About Black Movies
The very first black movies were mostly race films, produced in the beginning parts of the twentieth century. These films were made up of mainly black cast and were produced with the black audience in mind; with the objective being to create a more accurate portrayal of black people than that seen in early white films. The most prominent producer of the black film was Oscar Micheaux.
Oscar formed his own film production company and between 1919 and 1948 independently released over forty black movies. Oscar’s first black film was the 1919 silent film “The Homesteader,” this was the first feature-length production made for and created with a black cast and crew. Oscar’s next film “Within Our Gates,” directly addressed racism and depicted lynching. Both starred well known black actress Evelyn Peer.
In 1929, MGM became the first major studio to release an all black film, with the release of “Hallelujah!” The MGM produced musical was notable for its attempt to create a more positive portrayal of black life, than contemporary while films of the time. There were two notable black musicals films released in 1943 each featuring actress Lena Horne, “Stormy Weather” and “Cabin in the Sky”.”
Black movies allowed black actors and musicians a chance to play starring roles instead of being relegated to supporting roles as domestic characters in mainstream films. In Hollywood’s’ early days, it was not uncommon for white actors to appear in black face and carry off stereotyped portrayals of blacks. Actress Hattie McDaniel became the first black person to win a best supporting Oscar, for playing a housemaid in the 1939 production of “Gone with the Wind.”
The Civil Rights struggle of the 50s and 60s paved the way for a change in black movies, by addressing racial tensions and depicting accurate black experiences. White actors and Black actors now star together in movies thus reaching a larger audience. Leading black actor Sidney Poitier won a best acting Oscar for the 1963 film, “Lilies of the Field.” Dorothy Dandridge was the first black woman to receive a best actress Oscar nomination for her role in the all black musical, “Carmen Jones.”
The 1970s brought Blaxploitation black films such as “Shaft” starring Richard Roundtree and “Foxy Brown” starring Pam Grier to the big screen. Black comedians have benefited significantly from the increased exposure of black movies. In 1976, one of the top black actors – Richard Pryor stared in various successful movie projects including “Car Wash”.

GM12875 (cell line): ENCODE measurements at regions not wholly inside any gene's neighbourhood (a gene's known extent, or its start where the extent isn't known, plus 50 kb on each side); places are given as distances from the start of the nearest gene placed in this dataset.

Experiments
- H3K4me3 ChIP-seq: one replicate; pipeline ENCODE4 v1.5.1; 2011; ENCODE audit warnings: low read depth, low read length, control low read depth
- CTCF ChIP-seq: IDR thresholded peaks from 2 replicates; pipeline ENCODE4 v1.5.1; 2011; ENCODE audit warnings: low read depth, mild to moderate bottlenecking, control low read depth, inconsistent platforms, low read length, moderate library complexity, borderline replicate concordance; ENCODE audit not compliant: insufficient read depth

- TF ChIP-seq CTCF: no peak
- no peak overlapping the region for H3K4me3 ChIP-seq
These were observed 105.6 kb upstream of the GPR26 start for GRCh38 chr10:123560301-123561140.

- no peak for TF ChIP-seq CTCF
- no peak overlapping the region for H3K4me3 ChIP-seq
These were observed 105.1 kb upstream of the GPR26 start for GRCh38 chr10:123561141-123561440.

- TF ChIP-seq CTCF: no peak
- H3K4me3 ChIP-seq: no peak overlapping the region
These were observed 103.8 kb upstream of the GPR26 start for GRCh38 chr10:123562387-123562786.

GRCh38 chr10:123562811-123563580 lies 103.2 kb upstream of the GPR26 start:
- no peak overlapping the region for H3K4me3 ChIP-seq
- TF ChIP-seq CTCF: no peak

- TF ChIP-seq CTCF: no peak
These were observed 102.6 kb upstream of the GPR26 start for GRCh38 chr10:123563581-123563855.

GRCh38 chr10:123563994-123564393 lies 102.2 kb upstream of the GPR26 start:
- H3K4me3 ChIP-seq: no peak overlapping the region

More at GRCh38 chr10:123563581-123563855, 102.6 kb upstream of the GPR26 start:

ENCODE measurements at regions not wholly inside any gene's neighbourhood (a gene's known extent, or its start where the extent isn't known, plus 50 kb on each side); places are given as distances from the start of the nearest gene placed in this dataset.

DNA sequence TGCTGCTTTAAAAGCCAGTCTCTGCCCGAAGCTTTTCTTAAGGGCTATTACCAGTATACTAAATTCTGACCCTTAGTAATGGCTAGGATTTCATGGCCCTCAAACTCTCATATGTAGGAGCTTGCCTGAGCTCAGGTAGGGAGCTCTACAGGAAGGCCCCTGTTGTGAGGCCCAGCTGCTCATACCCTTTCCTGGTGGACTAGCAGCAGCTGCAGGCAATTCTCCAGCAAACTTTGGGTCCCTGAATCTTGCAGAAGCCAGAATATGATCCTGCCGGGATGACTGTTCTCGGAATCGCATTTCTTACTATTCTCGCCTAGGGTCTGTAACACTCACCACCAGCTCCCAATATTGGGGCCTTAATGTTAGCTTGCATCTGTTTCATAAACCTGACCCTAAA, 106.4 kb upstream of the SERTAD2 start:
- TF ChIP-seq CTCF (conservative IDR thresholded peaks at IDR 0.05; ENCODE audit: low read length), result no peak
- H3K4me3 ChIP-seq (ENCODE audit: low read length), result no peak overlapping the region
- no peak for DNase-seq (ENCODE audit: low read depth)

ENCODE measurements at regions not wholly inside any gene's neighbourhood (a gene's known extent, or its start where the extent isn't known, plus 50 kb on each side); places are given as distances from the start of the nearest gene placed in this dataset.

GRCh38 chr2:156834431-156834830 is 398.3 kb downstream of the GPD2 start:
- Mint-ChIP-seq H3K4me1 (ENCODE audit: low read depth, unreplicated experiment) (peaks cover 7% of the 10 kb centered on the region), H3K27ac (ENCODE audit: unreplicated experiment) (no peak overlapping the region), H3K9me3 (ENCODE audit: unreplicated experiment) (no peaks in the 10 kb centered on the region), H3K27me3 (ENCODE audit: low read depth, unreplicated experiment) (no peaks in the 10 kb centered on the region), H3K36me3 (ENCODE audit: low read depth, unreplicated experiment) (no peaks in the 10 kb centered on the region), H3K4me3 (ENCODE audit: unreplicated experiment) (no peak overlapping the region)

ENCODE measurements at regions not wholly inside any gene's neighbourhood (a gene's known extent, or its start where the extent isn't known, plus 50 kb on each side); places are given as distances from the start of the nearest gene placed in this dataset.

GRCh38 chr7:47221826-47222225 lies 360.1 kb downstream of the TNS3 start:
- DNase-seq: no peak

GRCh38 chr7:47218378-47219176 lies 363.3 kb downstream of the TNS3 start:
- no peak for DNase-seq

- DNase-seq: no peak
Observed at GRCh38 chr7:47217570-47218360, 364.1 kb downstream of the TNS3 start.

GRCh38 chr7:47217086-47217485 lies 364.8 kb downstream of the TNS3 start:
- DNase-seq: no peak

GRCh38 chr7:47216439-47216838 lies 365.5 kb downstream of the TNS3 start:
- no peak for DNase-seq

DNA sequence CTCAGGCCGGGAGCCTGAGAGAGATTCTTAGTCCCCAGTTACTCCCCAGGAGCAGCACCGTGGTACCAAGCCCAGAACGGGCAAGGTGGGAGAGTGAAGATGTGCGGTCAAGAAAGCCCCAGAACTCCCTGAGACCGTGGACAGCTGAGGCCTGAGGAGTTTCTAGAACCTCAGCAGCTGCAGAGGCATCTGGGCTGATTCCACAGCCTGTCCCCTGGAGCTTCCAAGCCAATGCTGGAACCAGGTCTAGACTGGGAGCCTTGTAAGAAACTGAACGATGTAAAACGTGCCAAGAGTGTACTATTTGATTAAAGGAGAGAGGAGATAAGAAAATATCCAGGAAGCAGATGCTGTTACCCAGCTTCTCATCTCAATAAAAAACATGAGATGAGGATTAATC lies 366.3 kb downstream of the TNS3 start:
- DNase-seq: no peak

In more recent times, starting from about the 1980s and 1990s, black actors were now able to become major movie stars and earn a lot more money. Eddie Murphy was the main star in the Beverly Hills Cop franchise while Danny Glover co-starred in the Lethal Weapon series of movies. Denzel Washington was the leading black actor of the day and won a best supporting actor Oscar for starring in the black film Glory, in 1989. Influential directors: Spike Lee, Mario Van Peebles and John Singleton all left their mark. Black films covering science fiction, fantasy, romance, hip hop culture and other genres gave black actors more freedom than ever before.
Oscar wins by Halle Berry and Jamie Foxx further show appreciation for black movies and black actors/actresses in the 21st century. Black film makers such as Tyler Perry continue the tradition of the black film with primarily black cast. However, major films feature an ethnically diverse casts offers the most opportunity for black actors and a chance to play other roles that are not the typical stereotype roles.
After facing numerous rejections from the major movie studios, Black directors, writers, producers and actors are creating their own production companies to promote and green light their own black movies, they are building Web sites, and turning to social networking and black film festivals as a way to network and gain exposure for black films.
About the Author
The African Side website showcases African movies rarely ever seen. Visit to see interesting trailers of some more recent black movies to learn more about black films today.
Car Wash (1976) trailer